Warren Weertman
Warren Weertman

We need to talk about Greece and other spendthrifts

Neoliberals and fiscal conservatives, look away now …

In response to my last blog posting a few people raised the following argument in relation to state spending: if you spend more than you consume, at some point you have to cut back and live within your means. After all, as an individual or company, if you don’t pay your debts at some point your creditors will take legal action against you and seize your property.

The same logic, according to these people, applies to states.

States, however, are different. When faced with economic problems, like having to repay excessive debt, states have choices available to them that individuals and companies don’t. A state’s choice is not binary (i.e. either cut or spend).

Typically, states have four policy choices:

  1. Induce inflation by printing money;
  2. Deflate the economy through austerity measures;
  3. Devalue their currency; or
  4. Default.

The classic example of inducing inflation to repay debt is that of the German Weimar Republic in the 1920s. In order to repay their war debts, which were denominated in Marks, the Weimar government decided to allow inflation to get out of control.

To try circumvent the “inflation solution” available to states, creditors typically now require that loan agreements be denominated in US Dollars. Debtor states can’t devalue the US Dollar. Only the Federal Reserve can do that.

Politicians have, of course, found one way to circumvent the problem of having their debts denominated in US Dollars. The solution is for a state to devalue its currency. This has the effect of making exports cheaper and imports more expensive. Technically speaking, this should make it easier for a state to repay its creditors as they build up excess foreign reserves.

The success of devaluation as solution to paying off state debt hinges on a few critical factors:

Is there a demand for a state’s exports? Many coffee producers ran into this problem in the 1980s when the price of coffee collapsed. Several African states devalued their currencies in response to the collapse in the coffee price (at the behest of the IMF). But the policy failed, as the success of this policy choice depends on a state being the only one to devalue its currency. If several other states are simultaneously devaluing their currencies, a state has little “comparative advantage”.

So that leaves the last two options – deflation (i.e. austerity) and default.

None of these four options are problem-free. Each, if not handled properly, can prove to be very messy (to put it nicely). The best option remains for states to proactively manage their finances.

So what options are available to Greece?

Because Greek monetary policy is handled by the European Central Bank (i.e. the ECB controls the printing presses and sets the interest rates) it can neither induce inflation, nor devalue its currency. That leaves two options open to Greece (and other Eurozone member states):

  1. Default; or
  2. Deflate the economy.

Clearly Greece’s creditors, the European Commission and the European Central Bank would never allow it to default. There may be some talk of allowing Greece to default, but the ramifications for German, British and French banks would be too horrendous to realistically contemplate. This leaves Greece with only one option: it has to cut its way out of the slump.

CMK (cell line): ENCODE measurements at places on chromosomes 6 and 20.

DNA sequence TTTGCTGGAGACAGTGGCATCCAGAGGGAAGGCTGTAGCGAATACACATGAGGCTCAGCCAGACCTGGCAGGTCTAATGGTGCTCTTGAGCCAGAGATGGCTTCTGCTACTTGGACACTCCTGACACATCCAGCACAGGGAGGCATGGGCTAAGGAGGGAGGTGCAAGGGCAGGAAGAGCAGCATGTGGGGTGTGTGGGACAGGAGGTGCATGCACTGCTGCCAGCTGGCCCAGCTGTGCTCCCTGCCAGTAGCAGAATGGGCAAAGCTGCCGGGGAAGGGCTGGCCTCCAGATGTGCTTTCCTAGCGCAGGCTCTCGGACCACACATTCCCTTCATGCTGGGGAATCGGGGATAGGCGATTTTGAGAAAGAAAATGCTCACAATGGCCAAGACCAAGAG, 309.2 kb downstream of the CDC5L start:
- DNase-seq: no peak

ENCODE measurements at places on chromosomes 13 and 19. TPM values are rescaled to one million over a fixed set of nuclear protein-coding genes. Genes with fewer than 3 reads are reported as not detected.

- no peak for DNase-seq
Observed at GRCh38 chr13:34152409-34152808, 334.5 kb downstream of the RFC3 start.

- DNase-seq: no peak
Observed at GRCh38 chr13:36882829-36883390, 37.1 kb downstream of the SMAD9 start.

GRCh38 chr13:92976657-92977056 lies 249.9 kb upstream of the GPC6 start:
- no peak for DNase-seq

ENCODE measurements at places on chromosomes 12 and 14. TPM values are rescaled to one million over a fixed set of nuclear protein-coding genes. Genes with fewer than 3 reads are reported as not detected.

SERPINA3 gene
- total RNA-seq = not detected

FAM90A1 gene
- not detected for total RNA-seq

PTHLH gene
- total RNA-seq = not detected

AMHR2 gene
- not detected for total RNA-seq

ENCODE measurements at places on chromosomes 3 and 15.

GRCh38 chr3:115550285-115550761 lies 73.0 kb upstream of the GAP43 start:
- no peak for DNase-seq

This is not to say that there weren’t structural problems in the Greek economy that could justify some cuts and readjustments. Two often-cited examples are the bloated Greek civil service and the lack of income tax recoveries. Interestingly, in terms of the Greek constitution, Greek shipping companies exempt from paying tax.

For me, an easy win (never discussed) would be to cut Greek military spending. Greece is one of the few EU countries that spends in excess of 2.5% of GDP on its military. Indeed, in 2012 alone, Greece spent over €5-billion on its military. In 2011 Greece spent over €6-billion on its military. That kind of spending in the middle of an economic crisis is foolish.

But who are the primary sources of Greek armaments? Germany and France. Why has no one suggested cutting Greek military spending? Well, why upset your creditors even more by threatening not only their banking but also their military industries?

So if you were looking for some “easy wins” to reform the Greek economy, there are some options right there. These “easy wins” could all be implemented (if sequenced correctly) with minimal impact on social spending (such as health and welfare spending).

So why not just continue cutting, cutting and cutting again? You know, live within your means?

As the example of Greece (the rest of the PIIGS, the UK and the SAP countries) has shown, simply cutting welfare spending, or any spending for that matter, without giving due consideration to getting the economy going again (and getting people back to work) is going to have consequences – including more welfare spending to try help people who are out of work because you, um, cut spending.

The problem is compounded when (as what is currently happening in the EU) the private sector and the state are both cutting spending at the same time. Where is growth supposed to come from if no one is prepared to spend? Governments deficits should, in a recession, allow corporate profits to keep growing. When the economy is back to growth, then the government can start cutting back its spending.

Unfortunately any solution of this nature is, for Greece, too little too late. So Germans now own a second property. It’s called Greece.

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